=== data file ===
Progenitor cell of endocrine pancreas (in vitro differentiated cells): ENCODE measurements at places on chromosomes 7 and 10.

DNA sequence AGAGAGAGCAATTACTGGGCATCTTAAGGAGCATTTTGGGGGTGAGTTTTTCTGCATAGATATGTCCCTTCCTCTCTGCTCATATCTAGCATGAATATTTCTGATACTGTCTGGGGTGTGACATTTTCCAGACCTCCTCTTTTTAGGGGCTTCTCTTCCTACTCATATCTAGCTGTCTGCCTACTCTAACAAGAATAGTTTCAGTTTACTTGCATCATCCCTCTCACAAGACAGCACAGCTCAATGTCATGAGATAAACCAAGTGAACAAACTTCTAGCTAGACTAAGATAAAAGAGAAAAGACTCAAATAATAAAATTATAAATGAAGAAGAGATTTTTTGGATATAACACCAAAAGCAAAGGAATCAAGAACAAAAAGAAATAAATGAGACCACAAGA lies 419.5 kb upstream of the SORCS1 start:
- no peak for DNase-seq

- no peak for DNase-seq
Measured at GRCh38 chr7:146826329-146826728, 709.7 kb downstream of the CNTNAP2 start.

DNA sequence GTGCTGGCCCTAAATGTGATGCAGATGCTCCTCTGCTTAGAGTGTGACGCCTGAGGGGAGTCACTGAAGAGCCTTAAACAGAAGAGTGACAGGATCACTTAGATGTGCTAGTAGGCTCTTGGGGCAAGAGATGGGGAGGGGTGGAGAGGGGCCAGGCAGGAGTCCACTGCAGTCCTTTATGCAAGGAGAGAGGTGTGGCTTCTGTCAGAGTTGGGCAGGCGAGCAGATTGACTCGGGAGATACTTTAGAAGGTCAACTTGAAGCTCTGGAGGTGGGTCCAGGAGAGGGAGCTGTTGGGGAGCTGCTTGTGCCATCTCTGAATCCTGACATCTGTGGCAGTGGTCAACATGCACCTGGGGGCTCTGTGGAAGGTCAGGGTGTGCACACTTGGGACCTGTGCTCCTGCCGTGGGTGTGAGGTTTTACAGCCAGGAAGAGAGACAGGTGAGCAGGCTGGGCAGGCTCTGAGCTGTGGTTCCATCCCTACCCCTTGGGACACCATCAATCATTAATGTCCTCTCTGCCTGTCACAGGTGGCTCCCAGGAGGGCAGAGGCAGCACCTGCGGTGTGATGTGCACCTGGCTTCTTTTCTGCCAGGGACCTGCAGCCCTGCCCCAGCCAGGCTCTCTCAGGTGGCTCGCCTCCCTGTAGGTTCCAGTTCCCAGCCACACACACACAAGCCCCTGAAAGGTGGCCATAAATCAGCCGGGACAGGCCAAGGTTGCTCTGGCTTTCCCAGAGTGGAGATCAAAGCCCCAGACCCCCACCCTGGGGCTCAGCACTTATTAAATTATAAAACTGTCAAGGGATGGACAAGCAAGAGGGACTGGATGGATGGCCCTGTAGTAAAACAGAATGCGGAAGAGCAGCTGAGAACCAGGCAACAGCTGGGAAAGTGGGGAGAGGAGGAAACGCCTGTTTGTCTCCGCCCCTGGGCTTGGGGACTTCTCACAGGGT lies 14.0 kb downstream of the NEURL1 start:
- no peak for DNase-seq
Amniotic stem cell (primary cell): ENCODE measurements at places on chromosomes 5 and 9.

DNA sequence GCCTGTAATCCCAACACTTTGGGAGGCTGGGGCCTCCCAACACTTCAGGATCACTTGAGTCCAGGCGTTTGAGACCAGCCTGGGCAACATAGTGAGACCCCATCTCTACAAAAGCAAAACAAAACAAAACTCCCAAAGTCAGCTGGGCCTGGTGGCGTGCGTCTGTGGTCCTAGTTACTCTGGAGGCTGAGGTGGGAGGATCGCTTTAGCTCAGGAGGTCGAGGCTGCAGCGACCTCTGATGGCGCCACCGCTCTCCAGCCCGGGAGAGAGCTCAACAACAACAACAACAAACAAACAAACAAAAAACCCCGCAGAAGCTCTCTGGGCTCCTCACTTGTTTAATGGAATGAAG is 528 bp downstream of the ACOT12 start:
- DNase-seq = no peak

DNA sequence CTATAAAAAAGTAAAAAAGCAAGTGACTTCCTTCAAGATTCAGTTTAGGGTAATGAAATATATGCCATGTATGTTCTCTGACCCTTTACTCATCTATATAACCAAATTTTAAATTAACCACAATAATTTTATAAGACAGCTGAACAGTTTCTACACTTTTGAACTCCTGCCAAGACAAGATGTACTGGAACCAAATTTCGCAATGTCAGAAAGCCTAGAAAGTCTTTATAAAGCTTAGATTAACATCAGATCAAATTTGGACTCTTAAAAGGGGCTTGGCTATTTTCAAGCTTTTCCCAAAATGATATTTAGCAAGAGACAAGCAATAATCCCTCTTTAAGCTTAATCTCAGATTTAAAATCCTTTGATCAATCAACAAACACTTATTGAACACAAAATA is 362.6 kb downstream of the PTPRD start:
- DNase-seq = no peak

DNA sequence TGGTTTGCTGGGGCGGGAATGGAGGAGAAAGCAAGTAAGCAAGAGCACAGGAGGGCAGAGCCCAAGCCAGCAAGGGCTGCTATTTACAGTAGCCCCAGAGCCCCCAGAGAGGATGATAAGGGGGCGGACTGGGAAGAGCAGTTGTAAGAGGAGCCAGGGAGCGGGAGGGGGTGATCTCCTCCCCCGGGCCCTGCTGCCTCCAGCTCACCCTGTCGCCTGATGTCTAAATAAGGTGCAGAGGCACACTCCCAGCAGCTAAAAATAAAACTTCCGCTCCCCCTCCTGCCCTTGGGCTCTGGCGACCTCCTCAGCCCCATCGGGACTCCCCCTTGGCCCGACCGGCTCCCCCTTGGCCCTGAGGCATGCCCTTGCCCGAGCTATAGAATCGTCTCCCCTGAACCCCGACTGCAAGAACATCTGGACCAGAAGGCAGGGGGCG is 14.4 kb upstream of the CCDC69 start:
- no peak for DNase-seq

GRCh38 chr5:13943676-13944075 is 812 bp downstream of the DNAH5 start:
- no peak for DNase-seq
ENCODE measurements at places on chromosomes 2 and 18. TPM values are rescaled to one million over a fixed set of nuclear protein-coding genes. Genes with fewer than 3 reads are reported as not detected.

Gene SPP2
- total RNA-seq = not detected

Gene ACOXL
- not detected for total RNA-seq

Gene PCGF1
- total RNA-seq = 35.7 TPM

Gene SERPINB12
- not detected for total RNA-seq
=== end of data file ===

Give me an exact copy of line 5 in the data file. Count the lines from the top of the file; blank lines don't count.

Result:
Measured at GRCh38 chr7:146826329-146826728, 709.7 kb downstream of the CNTNAP2 start.